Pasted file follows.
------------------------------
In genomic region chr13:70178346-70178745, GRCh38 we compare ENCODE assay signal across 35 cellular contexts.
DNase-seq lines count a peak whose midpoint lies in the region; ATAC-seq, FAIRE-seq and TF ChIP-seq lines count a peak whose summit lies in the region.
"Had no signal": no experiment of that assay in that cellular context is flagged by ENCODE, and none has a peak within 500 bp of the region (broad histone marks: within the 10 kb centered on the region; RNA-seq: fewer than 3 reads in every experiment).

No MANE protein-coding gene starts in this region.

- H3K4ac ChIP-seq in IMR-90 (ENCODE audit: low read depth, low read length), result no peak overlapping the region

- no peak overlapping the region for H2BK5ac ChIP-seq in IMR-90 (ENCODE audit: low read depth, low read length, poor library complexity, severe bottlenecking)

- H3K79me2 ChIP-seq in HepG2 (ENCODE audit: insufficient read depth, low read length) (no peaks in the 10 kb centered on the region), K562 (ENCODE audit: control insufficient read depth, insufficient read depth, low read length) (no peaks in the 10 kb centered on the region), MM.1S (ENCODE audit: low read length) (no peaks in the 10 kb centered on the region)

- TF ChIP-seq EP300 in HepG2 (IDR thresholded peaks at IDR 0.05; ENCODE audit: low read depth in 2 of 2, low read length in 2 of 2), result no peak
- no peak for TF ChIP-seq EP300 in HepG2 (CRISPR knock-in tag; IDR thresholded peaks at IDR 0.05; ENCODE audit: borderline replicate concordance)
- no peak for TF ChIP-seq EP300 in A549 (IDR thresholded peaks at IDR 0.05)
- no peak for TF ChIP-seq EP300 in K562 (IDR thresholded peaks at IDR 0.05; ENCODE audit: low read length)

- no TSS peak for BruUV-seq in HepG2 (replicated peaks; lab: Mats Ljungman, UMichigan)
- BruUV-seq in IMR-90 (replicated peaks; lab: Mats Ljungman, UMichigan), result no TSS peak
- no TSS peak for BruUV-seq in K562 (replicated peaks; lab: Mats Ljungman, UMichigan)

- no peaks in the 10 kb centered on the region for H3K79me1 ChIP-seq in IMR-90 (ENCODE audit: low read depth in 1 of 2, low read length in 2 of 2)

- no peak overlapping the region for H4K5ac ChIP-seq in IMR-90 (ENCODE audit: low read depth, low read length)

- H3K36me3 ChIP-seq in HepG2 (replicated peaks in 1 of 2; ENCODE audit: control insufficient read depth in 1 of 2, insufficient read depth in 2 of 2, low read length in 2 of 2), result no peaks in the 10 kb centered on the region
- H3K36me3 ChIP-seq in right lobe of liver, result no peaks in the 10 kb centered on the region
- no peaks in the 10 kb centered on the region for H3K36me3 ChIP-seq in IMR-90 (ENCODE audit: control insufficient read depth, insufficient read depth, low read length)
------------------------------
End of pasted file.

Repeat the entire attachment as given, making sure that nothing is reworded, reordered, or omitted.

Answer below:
In genomic region chr13:70178346-70178745, GRCh38 we compare ENCODE assay signal across 35 cellular contexts.
DNase-seq lines count a peak whose midpoint lies in the region; ATAC-seq, FAIRE-seq and TF ChIP-seq lines count a peak whose summit lies in the region.
"Had no signal": no experiment of that assay in that cellular context is flagged by ENCODE, and none has a peak within 500 bp of the region (broad histone marks: within the 10 kb centered on the region; RNA-seq: fewer than 3 reads in every experiment).

No MANE protein-coding gene starts in this region.

- H3K4ac ChIP-seq in IMR-90 (ENCODE audit: low read depth, low read length), result no peak overlapping the region

- no peak overlapping the region for H2BK5ac ChIP-seq in IMR-90 (ENCODE audit: low read depth, low read length, poor library complexity, severe bottlenecking)

- H3K79me2 ChIP-seq in HepG2 (ENCODE audit: insufficient read depth, low read length) (no peaks in the 10 kb centered on the region), K562 (ENCODE audit: control insufficient read depth, insufficient read depth, low read length) (no peaks in the 10 kb centered on the region), MM.1S (ENCODE audit: low read length) (no peaks in the 10 kb centered on the region)

- TF ChIP-seq EP300 in HepG2 (IDR thresholded peaks at IDR 0.05; ENCODE audit: low read depth in 2 of 2, low read length in 2 of 2), result no peak
- no peak for TF ChIP-seq EP300 in HepG2 (CRISPR knock-in tag; IDR thresholded peaks at IDR 0.05; ENCODE audit: borderline replicate concordance)
- no peak for TF ChIP-seq EP300 in A549 (IDR thresholded peaks at IDR 0.05)
- no peak for TF ChIP-seq EP300 in K562 (IDR thresholded peaks at IDR 0.05; ENCODE audit: low read length)

- no TSS peak for BruUV-seq in HepG2 (replicated peaks; lab: Mats Ljungman, UMichigan)
- BruUV-seq in IMR-90 (replicated peaks; lab: Mats Ljungman, UMichigan), result no TSS peak
- no TSS peak for BruUV-seq in K562 (replicated peaks; lab: Mats Ljungman, UMichigan)

- no peaks in the 10 kb centered on the region for H3K79me1 ChIP-seq in IMR-90 (ENCODE audit: low read depth in 1 of 2, low read length in 2 of 2)

- no peak overlapping the region for H4K5ac ChIP-seq in IMR-90 (ENCODE audit: low read depth, low read length)

- H3K36me3 ChIP-seq in HepG2 (replicated peaks in 1 of 2; ENCODE audit: control insufficient read depth in 1 of 2, insufficient read depth in 2 of 2, low read length in 2 of 2), result no peaks in the 10 kb centered on the region
- H3K36me3 ChIP-seq in right lobe of liver, result no peaks in the 10 kb centered on the region
- no peaks in the 10 kb centered on the region for H3K36me3 ChIP-seq in IMR-90 (ENCODE audit: control insufficient read depth, insufficient read depth, low read length)